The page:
|By Peter Winter|
Sep 12, 2009
Thin gear for sure and some HB offsets are handy as well.
Some updates: on the 1st 12a pitch, we pulled a fixed nut out so there is one at the mantel move and a fixed pin below that. On the 2nd 5.12 pitch, there is one pin at the start of the traverse. On the 3rd 5.12 pitch, there is one crappy copperhead and the finishing jugs for the pitch are covered in bird shit. On the 4th 5.12 pitch, there's no fixed gear.....
Sep 22, 2009
Super route!! What, 1 pro-bolt? Three 5.12 pitches!
Good ratings (e.g. pitch 3 is 10d, not 11b; pitch 8 being 5.11++ is right on!)
I think the first 5.12 pitch may have the hardest move, but the book of deception is LOOOONG and HAAAAAARD.....
We were a party of 3 and rapping was fine by staying well left of the top pitches, on another route, straight down to the left slab belay(after the 12a traverse) and down from there. Although going up and over makes more sense.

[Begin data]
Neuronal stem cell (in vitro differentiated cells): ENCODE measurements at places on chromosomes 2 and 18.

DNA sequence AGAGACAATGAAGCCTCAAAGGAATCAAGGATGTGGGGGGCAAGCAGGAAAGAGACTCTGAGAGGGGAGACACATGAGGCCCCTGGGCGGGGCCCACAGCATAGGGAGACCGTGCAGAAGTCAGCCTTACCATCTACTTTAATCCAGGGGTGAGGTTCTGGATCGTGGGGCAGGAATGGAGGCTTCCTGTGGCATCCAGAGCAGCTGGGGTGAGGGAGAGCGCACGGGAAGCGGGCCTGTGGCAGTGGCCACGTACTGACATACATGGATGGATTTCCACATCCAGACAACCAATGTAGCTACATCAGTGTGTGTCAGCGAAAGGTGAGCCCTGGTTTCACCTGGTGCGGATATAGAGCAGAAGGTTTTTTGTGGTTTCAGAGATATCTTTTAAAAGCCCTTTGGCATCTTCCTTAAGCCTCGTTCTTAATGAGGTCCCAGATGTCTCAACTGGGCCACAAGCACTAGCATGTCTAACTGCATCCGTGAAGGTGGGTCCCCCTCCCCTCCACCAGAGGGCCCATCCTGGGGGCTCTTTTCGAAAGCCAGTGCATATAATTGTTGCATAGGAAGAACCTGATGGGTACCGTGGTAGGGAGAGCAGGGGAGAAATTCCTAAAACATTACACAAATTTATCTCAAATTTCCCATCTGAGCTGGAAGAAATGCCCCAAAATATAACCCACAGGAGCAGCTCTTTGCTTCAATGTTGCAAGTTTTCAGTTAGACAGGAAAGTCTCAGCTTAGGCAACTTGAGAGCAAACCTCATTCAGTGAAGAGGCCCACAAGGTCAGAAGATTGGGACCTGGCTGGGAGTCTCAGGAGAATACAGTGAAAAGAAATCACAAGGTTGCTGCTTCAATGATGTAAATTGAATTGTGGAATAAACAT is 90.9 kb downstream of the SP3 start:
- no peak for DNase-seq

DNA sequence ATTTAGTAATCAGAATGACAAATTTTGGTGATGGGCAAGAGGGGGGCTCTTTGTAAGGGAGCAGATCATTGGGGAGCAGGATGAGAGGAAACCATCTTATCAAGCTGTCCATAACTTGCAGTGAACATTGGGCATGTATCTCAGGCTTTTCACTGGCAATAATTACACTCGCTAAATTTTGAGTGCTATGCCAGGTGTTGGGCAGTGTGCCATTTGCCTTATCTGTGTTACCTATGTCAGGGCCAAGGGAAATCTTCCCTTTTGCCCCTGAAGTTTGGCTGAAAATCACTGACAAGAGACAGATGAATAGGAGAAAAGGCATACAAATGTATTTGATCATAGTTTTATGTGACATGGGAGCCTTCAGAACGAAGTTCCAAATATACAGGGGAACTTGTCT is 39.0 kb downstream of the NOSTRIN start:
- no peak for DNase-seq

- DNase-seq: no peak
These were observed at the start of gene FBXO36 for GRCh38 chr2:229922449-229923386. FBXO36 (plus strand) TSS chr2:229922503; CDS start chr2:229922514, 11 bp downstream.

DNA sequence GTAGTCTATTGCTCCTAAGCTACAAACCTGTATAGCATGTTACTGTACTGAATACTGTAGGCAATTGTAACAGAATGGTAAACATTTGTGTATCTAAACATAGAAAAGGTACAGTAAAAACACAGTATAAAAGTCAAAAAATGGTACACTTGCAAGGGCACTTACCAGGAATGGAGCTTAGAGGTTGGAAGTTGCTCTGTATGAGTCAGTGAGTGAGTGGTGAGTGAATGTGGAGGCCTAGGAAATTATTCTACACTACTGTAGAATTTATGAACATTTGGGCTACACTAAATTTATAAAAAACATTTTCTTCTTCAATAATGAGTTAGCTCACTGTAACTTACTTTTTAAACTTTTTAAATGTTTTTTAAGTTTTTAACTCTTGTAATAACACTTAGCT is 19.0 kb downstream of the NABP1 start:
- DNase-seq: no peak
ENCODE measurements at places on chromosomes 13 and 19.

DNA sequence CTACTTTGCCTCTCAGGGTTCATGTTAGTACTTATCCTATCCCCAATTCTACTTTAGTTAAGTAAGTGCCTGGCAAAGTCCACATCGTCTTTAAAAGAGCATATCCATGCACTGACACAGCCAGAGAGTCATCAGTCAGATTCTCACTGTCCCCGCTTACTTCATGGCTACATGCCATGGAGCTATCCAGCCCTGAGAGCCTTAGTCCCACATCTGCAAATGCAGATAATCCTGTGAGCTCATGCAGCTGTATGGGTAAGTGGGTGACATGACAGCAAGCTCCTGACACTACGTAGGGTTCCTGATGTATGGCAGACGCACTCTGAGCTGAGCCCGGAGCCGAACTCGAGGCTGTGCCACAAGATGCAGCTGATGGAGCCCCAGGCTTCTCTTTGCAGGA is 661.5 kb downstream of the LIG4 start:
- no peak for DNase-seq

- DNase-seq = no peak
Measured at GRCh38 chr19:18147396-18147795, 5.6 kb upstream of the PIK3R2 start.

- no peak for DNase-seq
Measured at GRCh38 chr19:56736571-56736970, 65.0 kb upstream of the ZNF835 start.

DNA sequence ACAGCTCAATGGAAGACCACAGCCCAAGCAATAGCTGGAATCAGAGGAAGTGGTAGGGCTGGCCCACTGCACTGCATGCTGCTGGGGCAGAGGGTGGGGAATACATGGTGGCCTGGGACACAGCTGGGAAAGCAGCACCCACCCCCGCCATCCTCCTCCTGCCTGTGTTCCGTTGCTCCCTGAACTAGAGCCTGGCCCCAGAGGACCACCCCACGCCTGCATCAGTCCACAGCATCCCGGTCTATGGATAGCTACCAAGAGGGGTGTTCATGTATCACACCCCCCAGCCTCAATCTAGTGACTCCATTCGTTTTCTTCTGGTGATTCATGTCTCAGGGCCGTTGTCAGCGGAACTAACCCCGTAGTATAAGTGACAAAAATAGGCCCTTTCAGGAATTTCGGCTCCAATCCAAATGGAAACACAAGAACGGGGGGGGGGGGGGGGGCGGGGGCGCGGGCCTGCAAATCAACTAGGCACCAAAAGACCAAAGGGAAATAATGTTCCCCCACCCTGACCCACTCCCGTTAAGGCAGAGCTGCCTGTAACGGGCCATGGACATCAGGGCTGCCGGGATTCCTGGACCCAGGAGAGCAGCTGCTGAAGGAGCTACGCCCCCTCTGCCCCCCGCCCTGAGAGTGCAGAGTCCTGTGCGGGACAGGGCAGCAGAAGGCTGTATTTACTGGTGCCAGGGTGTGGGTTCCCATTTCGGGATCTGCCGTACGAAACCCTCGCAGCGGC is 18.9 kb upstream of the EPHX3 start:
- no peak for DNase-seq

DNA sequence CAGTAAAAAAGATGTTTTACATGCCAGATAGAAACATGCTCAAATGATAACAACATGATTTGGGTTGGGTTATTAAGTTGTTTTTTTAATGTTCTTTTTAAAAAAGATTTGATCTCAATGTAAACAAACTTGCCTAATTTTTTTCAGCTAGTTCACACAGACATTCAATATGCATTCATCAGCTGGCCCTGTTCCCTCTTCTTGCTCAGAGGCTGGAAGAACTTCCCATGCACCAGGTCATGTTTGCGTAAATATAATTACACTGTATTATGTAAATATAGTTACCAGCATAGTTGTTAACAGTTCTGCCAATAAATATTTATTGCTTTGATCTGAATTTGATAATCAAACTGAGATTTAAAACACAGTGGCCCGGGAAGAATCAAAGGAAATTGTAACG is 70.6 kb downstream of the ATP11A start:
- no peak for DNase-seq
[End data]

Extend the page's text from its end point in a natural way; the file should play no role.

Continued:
|By Sky Sjue|
From: Santa Fe
Sep 13, 2012
Approach note: if approaching via the notch between the Warlock and Witch, double ropes are necessary for the two rappels to the base of the route. A 70 m did not reach the intermediate rappel station. The Witch-Charlatan gully seems like a much better approach regardless.
WOW what a climb.
Oct 6, 2013
the b. o. d. pitch felt like 13a to me, honestly. for example, the first hard pitch on final frontier is rated 12d and significantly easier while similar in style...
what a route. maybe the best of its length i've ever done..
Nov 23, 2013
Tony Yaniro and I did the FFA of this climb by doing a variation that followed logical finger cracks (pitches 4 and 5) rather than a RURP crack. Though it is technically a variation from the original Romantic Warrior aid route (FA by E.C. Joe & John Peca), we kept the name, Romantic Warrior, out of respect.